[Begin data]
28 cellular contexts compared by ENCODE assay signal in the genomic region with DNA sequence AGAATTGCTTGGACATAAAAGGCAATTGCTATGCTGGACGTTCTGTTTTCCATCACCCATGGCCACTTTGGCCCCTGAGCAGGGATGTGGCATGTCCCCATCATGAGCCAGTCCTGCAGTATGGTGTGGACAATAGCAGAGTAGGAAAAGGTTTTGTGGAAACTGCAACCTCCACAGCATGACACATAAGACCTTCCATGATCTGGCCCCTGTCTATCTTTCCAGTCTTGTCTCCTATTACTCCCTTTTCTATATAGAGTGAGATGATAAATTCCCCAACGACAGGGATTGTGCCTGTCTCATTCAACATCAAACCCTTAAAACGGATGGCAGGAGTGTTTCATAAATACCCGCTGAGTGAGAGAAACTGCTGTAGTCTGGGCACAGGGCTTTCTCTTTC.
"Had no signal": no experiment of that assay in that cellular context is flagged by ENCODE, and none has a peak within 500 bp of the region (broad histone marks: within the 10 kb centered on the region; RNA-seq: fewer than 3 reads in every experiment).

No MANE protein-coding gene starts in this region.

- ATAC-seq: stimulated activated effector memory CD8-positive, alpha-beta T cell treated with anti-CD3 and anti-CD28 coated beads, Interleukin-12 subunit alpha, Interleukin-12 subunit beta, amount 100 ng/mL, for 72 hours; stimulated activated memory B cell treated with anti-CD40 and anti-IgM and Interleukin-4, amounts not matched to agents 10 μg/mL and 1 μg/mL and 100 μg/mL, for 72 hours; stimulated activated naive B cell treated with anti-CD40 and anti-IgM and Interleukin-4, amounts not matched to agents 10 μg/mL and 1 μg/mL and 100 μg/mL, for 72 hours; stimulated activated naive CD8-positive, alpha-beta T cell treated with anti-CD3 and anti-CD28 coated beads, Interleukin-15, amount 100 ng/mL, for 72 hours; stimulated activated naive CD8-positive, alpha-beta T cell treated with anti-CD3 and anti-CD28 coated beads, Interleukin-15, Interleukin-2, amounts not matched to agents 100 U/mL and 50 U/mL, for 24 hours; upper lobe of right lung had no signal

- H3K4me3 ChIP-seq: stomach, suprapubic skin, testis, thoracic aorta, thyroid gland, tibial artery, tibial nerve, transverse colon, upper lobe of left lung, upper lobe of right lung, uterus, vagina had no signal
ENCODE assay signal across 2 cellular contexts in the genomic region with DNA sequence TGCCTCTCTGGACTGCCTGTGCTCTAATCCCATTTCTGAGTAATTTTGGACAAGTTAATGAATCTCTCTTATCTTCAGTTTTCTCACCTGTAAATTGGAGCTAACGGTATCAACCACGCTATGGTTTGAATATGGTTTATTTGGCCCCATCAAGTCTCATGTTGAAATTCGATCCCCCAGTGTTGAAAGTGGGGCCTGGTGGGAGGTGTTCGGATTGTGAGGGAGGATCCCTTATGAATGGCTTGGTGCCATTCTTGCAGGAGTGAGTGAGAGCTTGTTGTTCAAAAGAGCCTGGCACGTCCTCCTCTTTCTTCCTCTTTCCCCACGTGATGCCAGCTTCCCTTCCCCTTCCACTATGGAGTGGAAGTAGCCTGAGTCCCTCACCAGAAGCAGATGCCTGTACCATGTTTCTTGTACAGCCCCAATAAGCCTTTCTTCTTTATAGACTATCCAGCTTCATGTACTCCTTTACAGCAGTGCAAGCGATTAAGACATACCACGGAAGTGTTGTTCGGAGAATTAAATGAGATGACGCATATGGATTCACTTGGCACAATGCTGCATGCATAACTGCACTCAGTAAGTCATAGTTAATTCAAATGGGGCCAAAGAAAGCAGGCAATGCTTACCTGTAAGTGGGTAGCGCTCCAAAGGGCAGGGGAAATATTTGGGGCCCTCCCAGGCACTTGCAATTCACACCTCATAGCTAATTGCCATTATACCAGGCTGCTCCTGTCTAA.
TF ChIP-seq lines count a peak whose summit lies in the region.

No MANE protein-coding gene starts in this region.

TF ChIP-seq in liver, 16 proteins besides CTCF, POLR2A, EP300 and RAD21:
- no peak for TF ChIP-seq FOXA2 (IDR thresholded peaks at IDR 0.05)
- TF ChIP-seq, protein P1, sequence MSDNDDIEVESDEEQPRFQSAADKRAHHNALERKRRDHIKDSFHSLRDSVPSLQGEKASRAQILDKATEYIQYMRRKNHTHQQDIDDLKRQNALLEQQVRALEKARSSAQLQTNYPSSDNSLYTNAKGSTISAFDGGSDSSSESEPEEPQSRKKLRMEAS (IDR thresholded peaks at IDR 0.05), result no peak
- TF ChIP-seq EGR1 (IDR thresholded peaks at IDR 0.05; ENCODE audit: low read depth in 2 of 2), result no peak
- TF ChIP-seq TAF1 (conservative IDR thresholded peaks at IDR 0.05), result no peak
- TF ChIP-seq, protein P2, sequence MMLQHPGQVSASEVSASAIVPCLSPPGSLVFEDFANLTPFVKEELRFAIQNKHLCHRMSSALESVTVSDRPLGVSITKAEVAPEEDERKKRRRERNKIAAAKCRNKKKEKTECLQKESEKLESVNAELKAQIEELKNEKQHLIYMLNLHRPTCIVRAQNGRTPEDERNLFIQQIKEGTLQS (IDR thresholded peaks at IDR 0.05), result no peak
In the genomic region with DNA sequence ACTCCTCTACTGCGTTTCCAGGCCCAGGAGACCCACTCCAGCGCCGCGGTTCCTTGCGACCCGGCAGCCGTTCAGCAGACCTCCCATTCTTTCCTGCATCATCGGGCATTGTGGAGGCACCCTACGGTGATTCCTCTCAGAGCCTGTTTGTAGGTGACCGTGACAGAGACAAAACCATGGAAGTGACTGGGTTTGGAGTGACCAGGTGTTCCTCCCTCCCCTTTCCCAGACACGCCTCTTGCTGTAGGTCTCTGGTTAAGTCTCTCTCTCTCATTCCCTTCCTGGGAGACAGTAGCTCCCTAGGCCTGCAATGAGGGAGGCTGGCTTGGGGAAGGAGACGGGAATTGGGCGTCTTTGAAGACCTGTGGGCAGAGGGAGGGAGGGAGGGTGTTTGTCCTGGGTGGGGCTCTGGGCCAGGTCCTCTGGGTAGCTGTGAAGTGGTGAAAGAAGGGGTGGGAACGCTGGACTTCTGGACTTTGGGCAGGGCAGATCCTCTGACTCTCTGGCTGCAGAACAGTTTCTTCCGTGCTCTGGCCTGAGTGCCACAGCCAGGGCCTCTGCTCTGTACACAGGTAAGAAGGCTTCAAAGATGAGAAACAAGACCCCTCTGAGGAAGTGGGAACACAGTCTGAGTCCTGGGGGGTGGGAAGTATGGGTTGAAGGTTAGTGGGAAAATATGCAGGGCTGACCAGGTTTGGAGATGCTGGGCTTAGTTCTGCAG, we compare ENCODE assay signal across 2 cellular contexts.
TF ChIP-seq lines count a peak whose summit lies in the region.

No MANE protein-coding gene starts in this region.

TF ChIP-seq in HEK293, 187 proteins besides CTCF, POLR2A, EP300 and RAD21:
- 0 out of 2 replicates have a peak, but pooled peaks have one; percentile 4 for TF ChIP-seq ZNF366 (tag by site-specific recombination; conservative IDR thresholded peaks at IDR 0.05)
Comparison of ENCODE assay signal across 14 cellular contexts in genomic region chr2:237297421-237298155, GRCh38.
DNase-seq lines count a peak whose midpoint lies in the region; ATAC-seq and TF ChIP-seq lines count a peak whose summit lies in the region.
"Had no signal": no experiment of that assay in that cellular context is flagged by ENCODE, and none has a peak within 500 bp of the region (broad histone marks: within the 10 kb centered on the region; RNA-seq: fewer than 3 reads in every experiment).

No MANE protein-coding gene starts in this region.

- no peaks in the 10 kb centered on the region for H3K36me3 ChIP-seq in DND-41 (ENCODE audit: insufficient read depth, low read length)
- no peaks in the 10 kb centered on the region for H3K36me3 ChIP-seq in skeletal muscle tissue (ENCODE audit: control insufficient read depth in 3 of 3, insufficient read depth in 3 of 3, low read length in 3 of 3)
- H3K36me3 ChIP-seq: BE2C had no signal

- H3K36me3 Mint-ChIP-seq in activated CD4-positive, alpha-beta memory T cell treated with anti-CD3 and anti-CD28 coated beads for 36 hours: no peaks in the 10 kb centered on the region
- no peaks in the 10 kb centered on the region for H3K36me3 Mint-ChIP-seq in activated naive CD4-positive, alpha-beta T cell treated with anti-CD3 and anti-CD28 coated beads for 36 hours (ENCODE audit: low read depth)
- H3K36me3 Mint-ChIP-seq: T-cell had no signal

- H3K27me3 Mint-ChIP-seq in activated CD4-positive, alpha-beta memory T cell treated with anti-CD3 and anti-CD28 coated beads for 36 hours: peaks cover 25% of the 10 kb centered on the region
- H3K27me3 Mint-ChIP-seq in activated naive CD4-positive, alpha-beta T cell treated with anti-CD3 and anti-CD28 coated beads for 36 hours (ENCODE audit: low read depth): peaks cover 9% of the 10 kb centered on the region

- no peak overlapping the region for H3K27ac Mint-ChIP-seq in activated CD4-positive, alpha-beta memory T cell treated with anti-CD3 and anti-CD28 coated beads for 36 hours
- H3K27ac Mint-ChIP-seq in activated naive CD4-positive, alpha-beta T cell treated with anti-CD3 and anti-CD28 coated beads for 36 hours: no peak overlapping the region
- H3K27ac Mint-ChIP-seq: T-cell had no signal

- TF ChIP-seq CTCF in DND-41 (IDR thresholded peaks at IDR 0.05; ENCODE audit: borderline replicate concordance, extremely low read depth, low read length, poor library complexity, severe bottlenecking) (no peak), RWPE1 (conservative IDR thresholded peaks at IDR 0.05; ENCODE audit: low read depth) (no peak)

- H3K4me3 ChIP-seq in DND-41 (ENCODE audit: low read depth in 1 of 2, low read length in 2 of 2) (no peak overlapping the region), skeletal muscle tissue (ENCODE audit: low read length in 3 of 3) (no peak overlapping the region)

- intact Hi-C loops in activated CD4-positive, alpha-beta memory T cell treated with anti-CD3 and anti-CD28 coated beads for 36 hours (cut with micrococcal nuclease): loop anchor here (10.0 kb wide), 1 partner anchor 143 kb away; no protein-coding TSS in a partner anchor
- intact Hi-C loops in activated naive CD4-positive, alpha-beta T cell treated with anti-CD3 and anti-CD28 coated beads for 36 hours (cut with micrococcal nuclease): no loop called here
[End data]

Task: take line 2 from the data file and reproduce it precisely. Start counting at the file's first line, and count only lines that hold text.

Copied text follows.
"Had no signal": no experiment of that assay in that cellular context is flagged by ENCODE, and none has a peak within 500 bp of the region (broad histone marks: within the 10 kb centered on the region; RNA-seq: fewer than 3 reads in every experiment).